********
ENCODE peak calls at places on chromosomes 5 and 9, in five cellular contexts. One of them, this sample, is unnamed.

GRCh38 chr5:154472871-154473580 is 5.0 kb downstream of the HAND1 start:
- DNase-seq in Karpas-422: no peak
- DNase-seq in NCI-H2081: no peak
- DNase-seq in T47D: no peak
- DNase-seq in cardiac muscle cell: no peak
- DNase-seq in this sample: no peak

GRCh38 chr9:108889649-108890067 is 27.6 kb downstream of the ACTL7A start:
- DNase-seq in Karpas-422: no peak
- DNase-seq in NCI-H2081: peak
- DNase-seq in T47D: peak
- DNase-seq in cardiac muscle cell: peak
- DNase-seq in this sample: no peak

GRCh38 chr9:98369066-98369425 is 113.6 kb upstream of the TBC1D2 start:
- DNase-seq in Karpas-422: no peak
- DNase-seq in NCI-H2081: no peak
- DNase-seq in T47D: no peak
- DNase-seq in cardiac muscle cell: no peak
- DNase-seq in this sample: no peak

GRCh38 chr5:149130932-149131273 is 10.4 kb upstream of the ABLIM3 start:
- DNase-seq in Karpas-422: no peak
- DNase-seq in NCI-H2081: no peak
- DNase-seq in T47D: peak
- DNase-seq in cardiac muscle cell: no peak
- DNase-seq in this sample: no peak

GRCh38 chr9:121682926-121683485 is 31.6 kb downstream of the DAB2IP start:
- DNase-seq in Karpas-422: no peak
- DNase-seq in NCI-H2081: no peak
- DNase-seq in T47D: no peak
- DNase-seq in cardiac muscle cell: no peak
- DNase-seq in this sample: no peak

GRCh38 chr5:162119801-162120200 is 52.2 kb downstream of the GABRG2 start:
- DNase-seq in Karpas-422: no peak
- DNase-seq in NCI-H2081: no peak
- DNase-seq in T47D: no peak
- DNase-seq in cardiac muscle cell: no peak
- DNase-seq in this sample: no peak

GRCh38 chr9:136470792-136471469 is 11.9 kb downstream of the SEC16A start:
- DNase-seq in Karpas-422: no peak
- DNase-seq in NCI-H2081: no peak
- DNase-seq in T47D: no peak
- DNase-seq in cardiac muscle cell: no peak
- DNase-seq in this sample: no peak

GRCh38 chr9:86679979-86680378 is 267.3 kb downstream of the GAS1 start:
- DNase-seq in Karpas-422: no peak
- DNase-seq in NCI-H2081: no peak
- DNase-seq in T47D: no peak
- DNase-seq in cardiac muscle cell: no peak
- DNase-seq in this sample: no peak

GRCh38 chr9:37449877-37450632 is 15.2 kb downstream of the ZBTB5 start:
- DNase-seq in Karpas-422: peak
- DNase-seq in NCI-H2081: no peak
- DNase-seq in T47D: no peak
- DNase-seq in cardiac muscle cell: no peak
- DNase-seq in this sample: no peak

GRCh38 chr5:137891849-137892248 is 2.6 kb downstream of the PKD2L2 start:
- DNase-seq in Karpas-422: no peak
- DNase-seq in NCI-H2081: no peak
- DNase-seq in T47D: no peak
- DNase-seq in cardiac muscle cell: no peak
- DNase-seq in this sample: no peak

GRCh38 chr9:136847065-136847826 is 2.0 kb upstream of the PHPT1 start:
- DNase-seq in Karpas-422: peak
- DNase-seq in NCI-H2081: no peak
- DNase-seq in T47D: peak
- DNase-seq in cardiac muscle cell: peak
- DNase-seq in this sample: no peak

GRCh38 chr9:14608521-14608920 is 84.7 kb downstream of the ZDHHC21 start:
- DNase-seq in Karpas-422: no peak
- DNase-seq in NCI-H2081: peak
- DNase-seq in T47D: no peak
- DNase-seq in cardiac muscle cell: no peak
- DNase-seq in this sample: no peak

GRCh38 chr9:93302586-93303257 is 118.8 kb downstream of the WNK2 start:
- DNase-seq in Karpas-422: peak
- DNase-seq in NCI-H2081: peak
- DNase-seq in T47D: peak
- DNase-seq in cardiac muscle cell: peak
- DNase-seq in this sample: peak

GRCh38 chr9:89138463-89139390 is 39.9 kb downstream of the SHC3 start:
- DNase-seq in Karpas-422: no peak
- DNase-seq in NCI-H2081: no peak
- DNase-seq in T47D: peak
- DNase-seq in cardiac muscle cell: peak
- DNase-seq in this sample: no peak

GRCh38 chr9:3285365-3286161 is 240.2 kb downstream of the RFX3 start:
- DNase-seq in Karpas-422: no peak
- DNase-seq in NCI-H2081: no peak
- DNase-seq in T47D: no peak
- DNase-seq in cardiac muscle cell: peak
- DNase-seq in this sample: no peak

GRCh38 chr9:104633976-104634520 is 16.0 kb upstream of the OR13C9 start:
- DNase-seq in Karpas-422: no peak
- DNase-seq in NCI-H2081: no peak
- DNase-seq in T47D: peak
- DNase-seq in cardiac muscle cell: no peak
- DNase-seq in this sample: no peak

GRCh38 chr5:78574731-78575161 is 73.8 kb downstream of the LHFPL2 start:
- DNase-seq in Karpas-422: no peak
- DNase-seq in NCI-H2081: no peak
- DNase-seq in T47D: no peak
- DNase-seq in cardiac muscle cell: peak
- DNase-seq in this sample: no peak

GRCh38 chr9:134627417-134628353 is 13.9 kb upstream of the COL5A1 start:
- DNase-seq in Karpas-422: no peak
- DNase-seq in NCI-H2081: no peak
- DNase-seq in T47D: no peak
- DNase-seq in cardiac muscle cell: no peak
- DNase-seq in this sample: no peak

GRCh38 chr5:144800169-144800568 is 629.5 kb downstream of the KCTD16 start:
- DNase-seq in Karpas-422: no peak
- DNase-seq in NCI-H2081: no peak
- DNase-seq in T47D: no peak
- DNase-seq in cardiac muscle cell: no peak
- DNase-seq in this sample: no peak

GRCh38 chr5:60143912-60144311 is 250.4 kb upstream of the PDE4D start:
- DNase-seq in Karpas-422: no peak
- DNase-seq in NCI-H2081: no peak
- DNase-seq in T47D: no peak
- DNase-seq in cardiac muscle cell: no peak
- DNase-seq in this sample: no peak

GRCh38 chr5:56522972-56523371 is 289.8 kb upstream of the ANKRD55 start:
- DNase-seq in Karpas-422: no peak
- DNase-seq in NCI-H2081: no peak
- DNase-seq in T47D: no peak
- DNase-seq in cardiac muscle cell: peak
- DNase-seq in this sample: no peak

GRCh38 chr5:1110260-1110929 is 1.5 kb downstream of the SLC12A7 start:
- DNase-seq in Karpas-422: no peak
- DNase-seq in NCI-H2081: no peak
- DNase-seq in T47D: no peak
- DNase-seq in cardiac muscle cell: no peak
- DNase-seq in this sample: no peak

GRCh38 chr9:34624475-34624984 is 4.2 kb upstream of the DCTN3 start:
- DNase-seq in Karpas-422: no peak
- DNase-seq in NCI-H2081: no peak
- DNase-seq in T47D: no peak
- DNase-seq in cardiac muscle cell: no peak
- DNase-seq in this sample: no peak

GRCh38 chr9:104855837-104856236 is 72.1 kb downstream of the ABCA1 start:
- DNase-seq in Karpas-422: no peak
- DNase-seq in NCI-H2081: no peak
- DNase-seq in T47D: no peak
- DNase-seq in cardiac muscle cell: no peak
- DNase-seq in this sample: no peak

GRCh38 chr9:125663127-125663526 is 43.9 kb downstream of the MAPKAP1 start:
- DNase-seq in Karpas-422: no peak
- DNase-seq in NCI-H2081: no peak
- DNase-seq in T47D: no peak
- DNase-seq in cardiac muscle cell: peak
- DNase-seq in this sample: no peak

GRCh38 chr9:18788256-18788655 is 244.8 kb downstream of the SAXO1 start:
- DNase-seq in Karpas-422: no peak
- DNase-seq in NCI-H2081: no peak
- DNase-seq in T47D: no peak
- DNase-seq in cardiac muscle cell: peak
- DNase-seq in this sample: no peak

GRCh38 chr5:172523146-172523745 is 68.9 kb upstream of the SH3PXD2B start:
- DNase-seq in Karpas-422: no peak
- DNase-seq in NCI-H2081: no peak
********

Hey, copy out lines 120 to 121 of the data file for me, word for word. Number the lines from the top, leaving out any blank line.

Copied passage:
- DNase-seq in cardiac muscle cell: no peak
- DNase-seq in this sample: no peak